The biggest drawback of the dv4t is the trackpad. It is impossible to use. It has a slick, fingerprint-loving surface that almost feels sticky. The small trackpad gets in the way of typing and often auto-scrolls when my thumb touches it a little bit. To combat this oft-occurring mishap, they included a button right above the trackpad that allows users to turn the trackpad off when not needed. Couldn't they written a smart driver that detects accidental touches? My MacBook Air never has an issue like this and it's trackpad is so huge that part of my palm always rests on it when I'm typing.
Other than that, the recessed keyboard works well. Keys have a bit more travel than a MacBook's keys and seem to require a bit more force to activate, but not by much. The headphones jack is appropriately placed in the front of the laptop, albeit directly under where your right wrist usually rests.
The removable drive bay is by far the best feature of the dv4t. Don't need a blu-ray drive right now? Swap it out for a few hundred gigabytes with a hard drive expansion. Don't need anything and would rather have a lighter laptop? No problem, just put in the filler slot.
One last nitpick I have with the dv4t deals with the display bezel. It's extremely reflective. I have no complaints about the glossy display itself; it's a great choice for a media PC with vivid colors and truer blacks. However, the reflective bezel is quite distracting.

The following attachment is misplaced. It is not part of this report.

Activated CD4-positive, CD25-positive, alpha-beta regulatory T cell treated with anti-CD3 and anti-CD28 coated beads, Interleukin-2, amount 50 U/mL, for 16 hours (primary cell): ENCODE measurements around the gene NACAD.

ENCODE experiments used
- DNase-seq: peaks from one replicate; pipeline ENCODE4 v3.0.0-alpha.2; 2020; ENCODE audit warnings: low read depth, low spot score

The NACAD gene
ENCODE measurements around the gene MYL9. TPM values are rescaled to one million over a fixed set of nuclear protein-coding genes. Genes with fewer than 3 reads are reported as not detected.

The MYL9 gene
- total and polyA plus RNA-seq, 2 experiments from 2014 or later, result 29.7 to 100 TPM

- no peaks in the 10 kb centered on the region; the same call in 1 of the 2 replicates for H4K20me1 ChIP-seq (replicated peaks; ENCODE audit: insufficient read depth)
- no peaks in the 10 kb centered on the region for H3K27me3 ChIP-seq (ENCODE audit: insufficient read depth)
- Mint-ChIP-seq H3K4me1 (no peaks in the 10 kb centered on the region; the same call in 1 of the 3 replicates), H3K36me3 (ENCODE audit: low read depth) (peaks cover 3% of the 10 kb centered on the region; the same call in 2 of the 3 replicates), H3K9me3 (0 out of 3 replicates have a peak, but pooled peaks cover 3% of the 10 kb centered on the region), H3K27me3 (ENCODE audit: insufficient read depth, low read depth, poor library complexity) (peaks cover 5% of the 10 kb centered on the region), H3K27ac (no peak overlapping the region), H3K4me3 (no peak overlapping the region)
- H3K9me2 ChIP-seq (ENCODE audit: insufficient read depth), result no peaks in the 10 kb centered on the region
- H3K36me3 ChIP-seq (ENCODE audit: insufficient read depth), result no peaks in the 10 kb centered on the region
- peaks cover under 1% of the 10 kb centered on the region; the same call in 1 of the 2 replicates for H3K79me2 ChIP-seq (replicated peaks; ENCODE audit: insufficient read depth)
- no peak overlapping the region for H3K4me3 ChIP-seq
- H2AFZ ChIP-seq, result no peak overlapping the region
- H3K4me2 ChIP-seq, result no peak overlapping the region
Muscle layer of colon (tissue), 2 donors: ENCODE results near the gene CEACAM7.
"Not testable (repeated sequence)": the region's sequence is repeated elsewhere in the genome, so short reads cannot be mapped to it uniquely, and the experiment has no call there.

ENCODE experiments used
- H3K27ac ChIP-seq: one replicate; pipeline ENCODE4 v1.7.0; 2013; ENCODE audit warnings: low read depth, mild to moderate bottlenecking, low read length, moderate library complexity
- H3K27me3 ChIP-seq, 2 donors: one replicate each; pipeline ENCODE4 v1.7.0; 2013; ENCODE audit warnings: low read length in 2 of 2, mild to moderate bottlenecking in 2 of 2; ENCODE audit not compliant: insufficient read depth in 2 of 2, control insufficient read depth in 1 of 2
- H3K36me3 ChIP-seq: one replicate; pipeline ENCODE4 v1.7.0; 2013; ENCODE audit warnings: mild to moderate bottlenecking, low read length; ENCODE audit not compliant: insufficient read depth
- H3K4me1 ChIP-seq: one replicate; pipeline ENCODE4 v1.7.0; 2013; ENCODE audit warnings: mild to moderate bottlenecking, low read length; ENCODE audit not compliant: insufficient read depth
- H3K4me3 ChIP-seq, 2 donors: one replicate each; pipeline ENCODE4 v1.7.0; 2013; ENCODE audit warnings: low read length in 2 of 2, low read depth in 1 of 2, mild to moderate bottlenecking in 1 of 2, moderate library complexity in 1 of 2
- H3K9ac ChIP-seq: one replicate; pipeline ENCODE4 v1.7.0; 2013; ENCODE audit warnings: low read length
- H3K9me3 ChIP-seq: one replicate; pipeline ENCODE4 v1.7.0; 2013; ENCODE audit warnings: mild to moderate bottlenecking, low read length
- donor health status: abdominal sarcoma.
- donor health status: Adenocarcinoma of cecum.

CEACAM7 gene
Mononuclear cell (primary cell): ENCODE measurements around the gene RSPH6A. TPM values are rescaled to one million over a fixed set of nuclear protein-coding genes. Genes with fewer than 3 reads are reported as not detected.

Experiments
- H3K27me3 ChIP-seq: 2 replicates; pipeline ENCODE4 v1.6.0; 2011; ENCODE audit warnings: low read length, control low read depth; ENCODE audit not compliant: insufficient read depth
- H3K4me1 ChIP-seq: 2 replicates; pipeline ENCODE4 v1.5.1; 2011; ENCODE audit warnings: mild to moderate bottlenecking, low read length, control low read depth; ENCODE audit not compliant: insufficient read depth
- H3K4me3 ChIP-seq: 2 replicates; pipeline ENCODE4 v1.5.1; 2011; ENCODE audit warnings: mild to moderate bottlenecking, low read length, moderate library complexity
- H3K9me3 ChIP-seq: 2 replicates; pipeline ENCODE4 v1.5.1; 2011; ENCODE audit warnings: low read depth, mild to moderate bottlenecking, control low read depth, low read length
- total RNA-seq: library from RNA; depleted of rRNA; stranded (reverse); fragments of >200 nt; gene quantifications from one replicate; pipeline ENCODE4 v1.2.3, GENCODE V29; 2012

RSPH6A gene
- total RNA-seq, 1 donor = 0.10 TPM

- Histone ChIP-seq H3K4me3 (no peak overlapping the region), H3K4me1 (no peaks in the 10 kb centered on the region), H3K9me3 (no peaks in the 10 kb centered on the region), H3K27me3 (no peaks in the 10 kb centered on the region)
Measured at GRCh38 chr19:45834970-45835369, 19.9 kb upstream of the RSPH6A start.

Windows Vista rates this particular dv4t a 3.5 Windows Experience Index, with the graphics performance holding the system back. Otherwise, it would earn a 4.7.
A cold boot takes a whopping 3 minutes and 36 seconds. This is definitely a mixture of Vista being a resource hog and the default configuration of the dv4t launching a lot of taskbar applications. Shutdown takes only 29 seconds.
Finally, there are the integrated Altec Lansing stereo speakers. They're good, for a laptop. Considerably louder than my single-speaker MacBook Air (although that doesn't say much), they can fill a small dorm room with sound and pump out enough punch to vibrate the laptop itself. However, at the highest setting the speakers lose all clarity and a considerable amount of noise is introduced while mids are washed out. That being said, there did come a time while watching a blu-ray movie that I kept raising the volume only to find out that they were already on the highest setting.
Technically-speaking, this particular dv4t is stellar. 4GB of RAM, a 2.8GHz Core 2 Duo, a blu-ray drive, loads of storage and the promise of more with an eSATA port. That's nothing short of impressive. With the provided 6-cell battery, I clocked in about 2 and a half hours of battery life on a full charge. That's about what I would expect with something sporting its high-end hardware.
On the other hand, Vista sucks and is a nightmare to use. As with most OEM laptops, it comes pre-loaded with a bunch of junk software like a NetZero trial, MSN dial-up trial and an annoying Yahoo! toolbar. HP takes up 11.2GB with its own restore partition instead of providing a restore DVD. The dv4t is also quite bulky, but I am definitely biased as I'm typing this on my MacBook Air.
The HP Pavilion Entertainment PC (dv4t) receives 6.5 out of 10 Stammys. (8 if it shipped with a respectable operating system)